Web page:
So we go from totally off the grid to ON THE FREAKING GRID. If you haven’t seen “Spider-Man 2,” or prefer the dreeeadful Andrew Garfield versions or the latest with Tom Holland -- that one ain’t too shabby -- you can just go on n’ git’, because Tobey is the Spider-Man. Nobody puts Tobey in a corner! And with “Spider-Man 2,” Tobey and director Sam Raimi had their home run hit of their “Spider-Man” trilogy. It stands as one of the best superhero movies of all time and just a genuinely great movie. In a mixture of comedy, camp, thrills and legitimate drama, “Spider-Man 2” sees Tobey’s Peter Parker go through a serious existential crisis. He questions the toll being Spider-Man has taken on his life as Molina’s Dr. Octopus wreaks havoc on New York.
Oh, and it also has some AMAZING action sequences. HE FIGHTS DR. OCTOPUS ON THE SIDE OF A TRAIN -- I MEAN COME ON.
8. “Terminator 2: Judgment Day”
1991, directed by James Cameron When He Had Cajones, written by Cameron and Some Other Poor Unfortunate Soul, starring Ahnold “GET TO THE CHOPPA’,” Edward Furlong, and A Frighteningly Strong Linda Hamilton
So there’s a small cult of people who will argue that the first “Terminator” is the better movie, but the first one is missing, A: The freaking T-1000 (he’s made of LIQUID METAL and can SHAPE SHIFT C’MON), and B: A Linda Hamilton that could probably rip my head from my shoulders if so provoked. But really what makes this entry to the “Terminator” franchise a standout is the humanity that’s brought to the story. As opposed to the straight hunter/hunted plotline of the first film, “T2” sees the young Sean Connor, future leader of the human resistance against murderous machines, team up with a Terminator gone good, played by Ahnold himself, as well as Connor’s mother Sarah (Hamilton) against the aforementioned T-1000. You’d think two robots fighting would be enough, but the filmmakers chose to give Arnold’s Terminator a legitimate arc, and the movie is exponentially better for it.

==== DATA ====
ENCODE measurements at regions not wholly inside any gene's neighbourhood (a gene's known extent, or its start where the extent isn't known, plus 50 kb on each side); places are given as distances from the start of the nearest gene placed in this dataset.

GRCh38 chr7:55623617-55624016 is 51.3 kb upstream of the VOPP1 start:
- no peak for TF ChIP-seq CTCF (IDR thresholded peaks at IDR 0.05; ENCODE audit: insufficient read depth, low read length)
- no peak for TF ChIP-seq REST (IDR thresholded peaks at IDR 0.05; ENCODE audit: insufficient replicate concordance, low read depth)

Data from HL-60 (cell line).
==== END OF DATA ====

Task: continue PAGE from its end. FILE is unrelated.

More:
7. “Toy Story 3”
2010 written and directed by Sadists Intent On Making You Cry, starring Tim “The Tool Man” Allen and America’s Sweetheart Tom Hanks
So obviously I’m biased, something I described a couple blogs ago, in that I am completely and eternally devoted to “Toy Story.” It totally defined my childhood, and I wouldn’t be nearly as charming and whimsical today without it.
Having said that, “Toy Story 3” might somehow be … better. Sure, it does sort of feed on the nostalgia of the original film, but it sure as shootin’ stands on its own as a darn fine movie, too. It’s impossible to not feel SOME form of emotion as Andy is left to give up Buzz, Woody, and the rest of his toys to a daycare center, leaving our titular playthings to ask themselves “What now?” Despite being an animated movie, this is some existential crisis stuff here, which culminates in reducing bloggers to a pool of tears at the film’s conclusion. 8 years later, I’m still crying.